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How to implement a DelayTextBox - Part 1

Mar 12, 2012 by Stefan

The problem: When coding, you often need to implement a functionality that requires to be automatically performed after the text inside a text-box has changed. This can easily be implemented using the TextChanged event of a TextBox control.

However, there are cases in which the application needs to perform a certain action only after the user has stopped typing inside the TextBox control, for example:
For filtering a collection by a value the user types inside the text field (without the user pressing any button for applying the filter)

        - In case the filtering is performed in the TextChanged event handler, this would cause the application to be very slow, as it would filter the entries every time the user types-in a letter.
For navigating to a certain page inside a data grid

        - Same as above, this would be very slow, as the navigation would occur on every digit typed-in by the user.

Possible solutions:

A solution to this problem is to implement a text-box which throws a custom event after the user has stopped typing. We'll implement a class called DelayTextBox that will extend the TextBox class and will implement this additional functionality.

I'm going to detail 2 possible approaches for implementing a DelayTextBox in a Windows Forms solution in .NET 4.0 (however, the solutions still stand for web applications in ASP.NET):

1. Solution #1 - Implementing the DelayTextBox using a timer.
2. Solution #2 - Implementing the DelayTextBox using the IObservable interface from ReactiveExtensions (for more details about the ReactiveExtensions library, please see http://msdn.microsoft.com/en-us/data/gg577609 )

Solution #1 - Implementing a DelayTextBox using a timer

In order to implement this, we'll create a new class called DelayTextBox which inherits the System.Windows.Forms.TextBox class.

The class will contain a member of type System.Timers.Timer class, and the TextChangeCompleted event needs to be raised after the Elapsed event of the timer has been raised (for details about the System.Timers.Timer class, please see http://msdn.microsoft.com/en-us/library/system.timers.timer.aspx ). Sample code:

public DelayTextBox()
      
         mDelayTimer = new System.Timers.Timer(Constants.DefaultDelayDelta);
         InitializeEventHandlers();
      

      private void InitializeEventHandlers()
      
         mDelayTimer.Elapsed += new System.Timers.ElapsedEventHandler(mDelayTimer_Elapsed);
            

      private void mDelayTimer_Elapsed(object sender, System.Timers.ElapsedEventArgs e)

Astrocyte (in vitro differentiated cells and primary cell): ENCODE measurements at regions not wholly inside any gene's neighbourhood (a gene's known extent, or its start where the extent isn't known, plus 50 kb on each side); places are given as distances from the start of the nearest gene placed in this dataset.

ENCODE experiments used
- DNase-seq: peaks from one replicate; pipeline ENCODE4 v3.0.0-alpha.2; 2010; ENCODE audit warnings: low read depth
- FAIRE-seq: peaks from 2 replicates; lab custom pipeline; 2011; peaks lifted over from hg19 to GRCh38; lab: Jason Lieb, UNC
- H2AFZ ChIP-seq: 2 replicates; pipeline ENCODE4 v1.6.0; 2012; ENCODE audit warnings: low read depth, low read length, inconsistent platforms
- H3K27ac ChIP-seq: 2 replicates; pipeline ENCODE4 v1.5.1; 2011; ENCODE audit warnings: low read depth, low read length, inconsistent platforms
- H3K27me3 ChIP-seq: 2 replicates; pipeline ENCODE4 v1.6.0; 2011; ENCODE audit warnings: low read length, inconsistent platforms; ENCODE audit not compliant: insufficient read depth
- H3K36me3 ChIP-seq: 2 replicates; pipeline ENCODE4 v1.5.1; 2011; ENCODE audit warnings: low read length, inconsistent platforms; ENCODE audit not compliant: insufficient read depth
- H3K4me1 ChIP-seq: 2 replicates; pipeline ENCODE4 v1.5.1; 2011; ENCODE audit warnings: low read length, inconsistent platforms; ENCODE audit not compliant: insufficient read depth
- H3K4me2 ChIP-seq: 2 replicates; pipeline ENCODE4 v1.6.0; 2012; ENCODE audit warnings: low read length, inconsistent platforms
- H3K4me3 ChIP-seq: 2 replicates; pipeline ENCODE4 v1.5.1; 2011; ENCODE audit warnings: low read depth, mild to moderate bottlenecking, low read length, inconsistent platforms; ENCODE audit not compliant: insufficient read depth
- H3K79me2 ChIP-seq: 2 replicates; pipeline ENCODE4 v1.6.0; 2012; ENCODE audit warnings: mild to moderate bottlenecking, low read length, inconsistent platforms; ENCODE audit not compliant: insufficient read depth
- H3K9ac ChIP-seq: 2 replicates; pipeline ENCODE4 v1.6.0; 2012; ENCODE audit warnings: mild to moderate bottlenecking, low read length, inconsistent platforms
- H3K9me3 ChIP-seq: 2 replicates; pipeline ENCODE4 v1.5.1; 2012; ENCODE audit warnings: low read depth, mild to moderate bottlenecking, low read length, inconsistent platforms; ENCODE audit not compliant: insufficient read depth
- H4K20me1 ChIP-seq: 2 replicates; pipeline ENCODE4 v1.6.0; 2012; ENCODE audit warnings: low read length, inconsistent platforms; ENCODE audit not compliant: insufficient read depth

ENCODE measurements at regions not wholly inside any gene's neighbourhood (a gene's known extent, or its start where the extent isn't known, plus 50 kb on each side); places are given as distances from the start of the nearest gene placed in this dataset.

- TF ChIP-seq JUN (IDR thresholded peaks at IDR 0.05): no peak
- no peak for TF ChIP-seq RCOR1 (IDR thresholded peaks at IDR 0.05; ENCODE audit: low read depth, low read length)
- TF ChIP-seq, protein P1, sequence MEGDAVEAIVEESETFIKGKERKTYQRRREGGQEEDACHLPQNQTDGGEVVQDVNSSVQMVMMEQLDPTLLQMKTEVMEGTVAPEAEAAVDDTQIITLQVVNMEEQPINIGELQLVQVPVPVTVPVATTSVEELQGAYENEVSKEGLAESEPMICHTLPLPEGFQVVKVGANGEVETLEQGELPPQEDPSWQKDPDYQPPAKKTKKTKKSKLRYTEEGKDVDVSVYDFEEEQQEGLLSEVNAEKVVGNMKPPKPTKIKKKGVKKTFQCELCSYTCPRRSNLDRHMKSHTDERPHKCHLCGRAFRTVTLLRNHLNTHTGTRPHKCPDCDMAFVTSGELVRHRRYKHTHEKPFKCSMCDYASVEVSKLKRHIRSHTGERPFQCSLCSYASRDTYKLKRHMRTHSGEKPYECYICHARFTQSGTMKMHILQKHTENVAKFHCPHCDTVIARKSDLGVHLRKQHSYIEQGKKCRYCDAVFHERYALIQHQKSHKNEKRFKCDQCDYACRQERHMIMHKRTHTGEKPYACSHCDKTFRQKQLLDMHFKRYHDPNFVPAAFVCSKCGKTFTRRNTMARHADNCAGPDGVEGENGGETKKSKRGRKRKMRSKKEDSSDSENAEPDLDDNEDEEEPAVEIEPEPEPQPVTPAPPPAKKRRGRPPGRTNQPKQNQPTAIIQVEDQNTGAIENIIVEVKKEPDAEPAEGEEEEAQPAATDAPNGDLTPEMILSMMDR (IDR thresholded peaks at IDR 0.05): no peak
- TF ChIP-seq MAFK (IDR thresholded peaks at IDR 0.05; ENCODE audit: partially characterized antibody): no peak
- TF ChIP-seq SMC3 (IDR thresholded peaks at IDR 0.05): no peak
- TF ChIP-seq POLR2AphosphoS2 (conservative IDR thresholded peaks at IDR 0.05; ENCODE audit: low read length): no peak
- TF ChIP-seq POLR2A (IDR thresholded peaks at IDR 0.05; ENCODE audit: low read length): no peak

OnTimerElapsed();
      

      private void OnTimerElapsed()
      
         mDelayTimer.Stop();
         BeginInvoke(new MethodInvoker(OnTextChangeCompleted));
      

      public event EventHandler<ItemEventArgs<string>> TextChangeCompleted;
      
      protected void OnTextChangeCompleted()
      
         if (TextChangeCompleted != null)
            TextChangeCompleted(this, new ItemEventArgs(this.Text));

Note: The Constants.DefaultDelayDelta is a constant value which represents the timer's interval in milliseconds (more precisely, in the current context this represents the time for the control to wait the user's input before raising the TextChangeCompleted custom event). However, this value can be adjusted, for example the DelayTextBox class can have a property for getting / setting this, as below:

 public double Delay
      
         get
         
            return mDelayTimer.Interval;
         
         set
         
            mDelayTimer.Interval = value; 

Note: The ItemEventArgs is a class which inherits the EventArgs class and has a generic member of type T (this class can be used for event arguments consisting of a single reference / value). In our case, the event arguments represent the text inside the control.

Also, the OnTextChanged method needs to be overridden, and the timer needs to be reset, as this method is called every time the user types inside the text-box. Sample code:

      protected override void OnTextChanged(EventArgs e)
      
         if (!mDelayTimer.Enabled)
         
            mDelayTimer.Start();
         
         else
         
            ResetTimer();
         

         base.OnTextChanged(e);
      

      private void ResetTimer()
      
         mDelayTimer.Stop();
         mDelayTimer.Start();

At this point, you can use the DelayTextBox in your form/user control and you would only need to handle the TextChangeCompleted event. Sample code:

      textBoxInput.TextChangeCompleted += new EventHandler<ItemEventArgs<string>>(textBoxInput_TextChangeCompleted);

      void textBoxInput_TextChangeCompleted(object sender, ItemEventArgs<string> e)
      
         OnTextChangeCompleted(e.Item);
      

      private void OnTextChangeCompleted(string textItem)
      
         // TODO perform operations

Note: in this example, textBoxInput is of type DelayTextBox.

This is all for now. I will come back soon with a different solution for implementing the DelayTextBox (using the IObservable interface from ReactiveExtensions).

Stay tuned and check the blog for Part 2!


Tags: ASP.NET  Programming 


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